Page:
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How can I control my impulsiveness with money?

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I just realized that I have an impulse problem. I just left a husband and I am retiring from a job of 33 years and 3 months. I was spending money that I did not have and now I am temporarily out of money. I took a new job because I was dead at my old job.

I must admit I am scared. What I am asking is how can I manage my impulsiveness? I realized today that I hate being broke or unable to buy what I want when I want. But that is what makes my bills so high. I don't really need anything other than money to pay for my bills and the people that I owe. I want to stop the madness and get back on track. Do you have any suggestions?

Wallace's reply
You need to do three things. Firstly you need to improve the feedback from your account, so that there is a direct and immediate relationship between what you spend and what you earn. I suggest you cut up your credit cards and work a cash system of payment. Each month set out the income you have after tax, and deduct from that your monthly bills. Leave the money to cover your bills in your account and pay for those bills with a check at the correct time as the month progresses. Withdraw the remainder as cash. Keep most of it in a secure place at home and take from the monthly cash supply enough to cater for your daily shopping needs. Discipline yourself to ensure that the supply of cash is enough to see you through the month.

In time you may wish to improve your cash flow discipline further so that there is money put aside each month for your future financial needs, like pension or other needs that require saving.

The second thing you need to address is the lack of self worth you feel. You are trying to fill up an inner void from the outside by fulfilling your desires for worldly goods and services. We achieve happiness and contentment not by fulfilling our every worldly desire, but, through a process of learning to love ourselves, reduce the number of desires to which we are subject. This will empower us to live on very little if necessary and be happy and contented.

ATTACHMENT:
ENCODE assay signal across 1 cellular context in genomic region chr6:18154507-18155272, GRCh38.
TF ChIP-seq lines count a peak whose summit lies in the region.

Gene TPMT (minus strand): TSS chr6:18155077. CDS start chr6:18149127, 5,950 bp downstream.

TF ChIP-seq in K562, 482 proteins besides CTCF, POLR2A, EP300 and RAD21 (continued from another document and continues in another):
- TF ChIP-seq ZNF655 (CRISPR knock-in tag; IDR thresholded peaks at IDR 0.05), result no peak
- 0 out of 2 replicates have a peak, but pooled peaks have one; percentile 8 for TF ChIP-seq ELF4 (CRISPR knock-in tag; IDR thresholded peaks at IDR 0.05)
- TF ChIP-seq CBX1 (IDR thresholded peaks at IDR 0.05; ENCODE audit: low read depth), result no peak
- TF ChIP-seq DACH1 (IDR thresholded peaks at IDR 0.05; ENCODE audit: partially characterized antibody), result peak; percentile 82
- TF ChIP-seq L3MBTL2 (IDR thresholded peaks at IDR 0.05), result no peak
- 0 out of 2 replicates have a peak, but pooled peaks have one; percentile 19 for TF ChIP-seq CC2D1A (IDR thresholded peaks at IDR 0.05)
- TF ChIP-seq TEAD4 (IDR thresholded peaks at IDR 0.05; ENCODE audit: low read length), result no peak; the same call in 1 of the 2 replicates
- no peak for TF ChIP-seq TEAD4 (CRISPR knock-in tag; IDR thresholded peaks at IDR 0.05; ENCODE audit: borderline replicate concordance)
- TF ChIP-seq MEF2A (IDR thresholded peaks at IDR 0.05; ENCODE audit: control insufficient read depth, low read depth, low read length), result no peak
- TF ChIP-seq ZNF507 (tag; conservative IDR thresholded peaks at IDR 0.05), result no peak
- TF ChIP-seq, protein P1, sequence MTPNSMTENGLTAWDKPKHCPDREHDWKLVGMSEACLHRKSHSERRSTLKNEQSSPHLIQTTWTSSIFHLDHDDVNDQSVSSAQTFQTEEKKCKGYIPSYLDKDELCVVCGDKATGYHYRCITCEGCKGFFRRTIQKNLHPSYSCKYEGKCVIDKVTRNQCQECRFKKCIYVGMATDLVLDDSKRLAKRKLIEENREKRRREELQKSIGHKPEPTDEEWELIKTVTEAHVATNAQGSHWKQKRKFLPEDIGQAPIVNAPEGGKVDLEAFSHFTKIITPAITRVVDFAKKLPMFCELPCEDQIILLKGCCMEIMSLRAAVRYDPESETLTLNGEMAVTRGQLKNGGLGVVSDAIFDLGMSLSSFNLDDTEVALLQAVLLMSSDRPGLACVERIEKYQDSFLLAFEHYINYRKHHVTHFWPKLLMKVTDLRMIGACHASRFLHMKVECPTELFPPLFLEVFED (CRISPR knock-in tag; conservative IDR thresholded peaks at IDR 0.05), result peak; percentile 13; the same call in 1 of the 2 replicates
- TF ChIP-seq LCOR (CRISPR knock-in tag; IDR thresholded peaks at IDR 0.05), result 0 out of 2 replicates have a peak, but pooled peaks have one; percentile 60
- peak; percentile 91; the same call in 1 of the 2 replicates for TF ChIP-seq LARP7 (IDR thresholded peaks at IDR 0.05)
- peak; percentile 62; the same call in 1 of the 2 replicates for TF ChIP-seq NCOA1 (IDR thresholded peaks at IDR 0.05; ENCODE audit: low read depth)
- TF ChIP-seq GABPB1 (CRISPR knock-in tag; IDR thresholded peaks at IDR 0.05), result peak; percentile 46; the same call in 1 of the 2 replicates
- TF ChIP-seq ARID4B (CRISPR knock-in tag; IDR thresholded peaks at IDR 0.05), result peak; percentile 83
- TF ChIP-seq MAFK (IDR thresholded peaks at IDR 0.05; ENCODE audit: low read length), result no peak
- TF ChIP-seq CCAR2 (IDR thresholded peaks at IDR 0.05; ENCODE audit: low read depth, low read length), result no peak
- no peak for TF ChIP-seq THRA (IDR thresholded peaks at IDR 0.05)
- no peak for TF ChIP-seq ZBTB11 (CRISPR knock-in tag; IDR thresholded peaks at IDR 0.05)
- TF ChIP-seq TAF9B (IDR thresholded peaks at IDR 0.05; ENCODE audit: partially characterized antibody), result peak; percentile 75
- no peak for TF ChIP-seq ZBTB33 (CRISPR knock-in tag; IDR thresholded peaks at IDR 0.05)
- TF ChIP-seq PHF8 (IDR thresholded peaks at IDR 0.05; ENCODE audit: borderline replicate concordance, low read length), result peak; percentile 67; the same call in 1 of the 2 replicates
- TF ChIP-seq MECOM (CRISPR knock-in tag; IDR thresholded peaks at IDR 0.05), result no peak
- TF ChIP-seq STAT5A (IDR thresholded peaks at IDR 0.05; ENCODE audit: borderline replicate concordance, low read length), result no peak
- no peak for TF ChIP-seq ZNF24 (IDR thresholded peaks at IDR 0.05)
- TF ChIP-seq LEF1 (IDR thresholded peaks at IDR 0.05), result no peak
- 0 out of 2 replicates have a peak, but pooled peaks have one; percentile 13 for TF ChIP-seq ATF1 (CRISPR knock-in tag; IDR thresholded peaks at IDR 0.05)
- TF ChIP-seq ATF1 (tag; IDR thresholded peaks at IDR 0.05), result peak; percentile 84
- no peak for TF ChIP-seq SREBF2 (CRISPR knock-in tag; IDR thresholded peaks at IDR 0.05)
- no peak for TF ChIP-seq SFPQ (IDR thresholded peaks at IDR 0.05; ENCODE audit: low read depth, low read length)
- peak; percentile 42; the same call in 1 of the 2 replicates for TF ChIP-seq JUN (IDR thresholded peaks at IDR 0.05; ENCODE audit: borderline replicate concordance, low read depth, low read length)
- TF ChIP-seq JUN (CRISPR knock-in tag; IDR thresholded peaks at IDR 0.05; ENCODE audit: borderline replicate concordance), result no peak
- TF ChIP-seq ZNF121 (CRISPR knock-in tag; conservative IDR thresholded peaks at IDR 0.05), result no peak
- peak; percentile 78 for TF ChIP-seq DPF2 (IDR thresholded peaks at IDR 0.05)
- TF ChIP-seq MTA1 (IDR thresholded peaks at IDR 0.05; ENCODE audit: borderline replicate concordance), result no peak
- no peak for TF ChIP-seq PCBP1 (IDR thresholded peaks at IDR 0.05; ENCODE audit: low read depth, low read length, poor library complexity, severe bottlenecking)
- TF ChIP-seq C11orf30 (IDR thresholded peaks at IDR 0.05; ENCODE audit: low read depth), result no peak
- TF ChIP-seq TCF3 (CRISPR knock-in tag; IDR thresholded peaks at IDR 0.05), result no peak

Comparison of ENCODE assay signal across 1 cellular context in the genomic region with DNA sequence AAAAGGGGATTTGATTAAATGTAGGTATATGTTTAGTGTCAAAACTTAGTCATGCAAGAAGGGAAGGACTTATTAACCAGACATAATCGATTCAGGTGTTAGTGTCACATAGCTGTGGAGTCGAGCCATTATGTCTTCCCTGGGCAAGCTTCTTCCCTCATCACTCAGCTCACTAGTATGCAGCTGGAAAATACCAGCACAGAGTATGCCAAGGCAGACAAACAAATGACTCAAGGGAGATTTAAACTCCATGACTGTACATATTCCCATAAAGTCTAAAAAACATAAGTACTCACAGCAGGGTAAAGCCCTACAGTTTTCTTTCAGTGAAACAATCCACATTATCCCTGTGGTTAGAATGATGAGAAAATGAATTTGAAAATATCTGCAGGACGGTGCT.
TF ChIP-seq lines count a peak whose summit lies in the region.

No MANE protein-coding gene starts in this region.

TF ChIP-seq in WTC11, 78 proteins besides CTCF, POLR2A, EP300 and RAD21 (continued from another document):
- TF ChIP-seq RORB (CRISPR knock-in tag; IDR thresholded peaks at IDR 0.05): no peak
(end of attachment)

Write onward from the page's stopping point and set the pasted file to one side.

Remember for a moment those days when you felt completely at peace - when you were at your most relaxed - when you felt an inner contentment. At those times did you feel this compulsion to shop? I will give you an example from my own life. Only yesterday I went to do some business in Dublin where I live. I was feeling particularly relaxed and contented. The people I was to see did not turn up for their appointment - so I called them on my mobile. They said they could see me in an hour, so I told them I would wait down the road in a local pub. I sat in the pub for an hour and spent nothing - I did not order any drink or food. This wasn't because I was miserly. I was feeling so contented that I realized I did not need anything on offer so I sat there and watched the customers drinking and eating. After the hour was up I left and went to my appointment.

Therefore the third thing I want you to do is each month to leave a small amount of money in your account to pay for some counseling, psychotherapy or life coaching with a local person. Interview a few people and choose the person with whom you feel the strongest connection. At this monthly meeting work with them to go beyond your addictive tendencies and improve the quality of love you have for yourself. You may discover that your impulsiveness with money is tied up with a grief reaction to leaving your husband and life long job. If so work with your coach to help you let go of the grief and find a new level of inner peace, contentment and self love. Once you improve your quality of self love you can once again trust yourself with money.

Further Help and Resources
The issue of impulsiveness was discussed by Peter Shepherd in a recent article, in connection with mindfulness. If we suppress our feelings, he says, then at times of stress or with a little provocation those feelings erupt in a reactive way, leading to impulsive behavior. The solution is to be more mindful, to take a pause before reacting, and then when we are in a safer place we would do well to express those painful feelings, experience them and learn to accept them, and then let them go.

Read more questions on this topic

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